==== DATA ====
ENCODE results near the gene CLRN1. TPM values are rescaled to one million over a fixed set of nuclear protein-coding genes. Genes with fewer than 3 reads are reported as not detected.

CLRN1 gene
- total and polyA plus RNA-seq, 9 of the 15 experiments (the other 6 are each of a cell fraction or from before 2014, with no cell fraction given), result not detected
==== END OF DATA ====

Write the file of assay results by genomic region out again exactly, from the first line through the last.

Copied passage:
ENCODE results near the gene CLRN1. TPM values are rescaled to one million over a fixed set of nuclear protein-coding genes. Genes with fewer than 3 reads are reported as not detected.

CLRN1 gene
- total and polyA plus RNA-seq, 9 of the 15 experiments (the other 6 are each of a cell fraction or from before 2014, with no cell fraction given), result not detected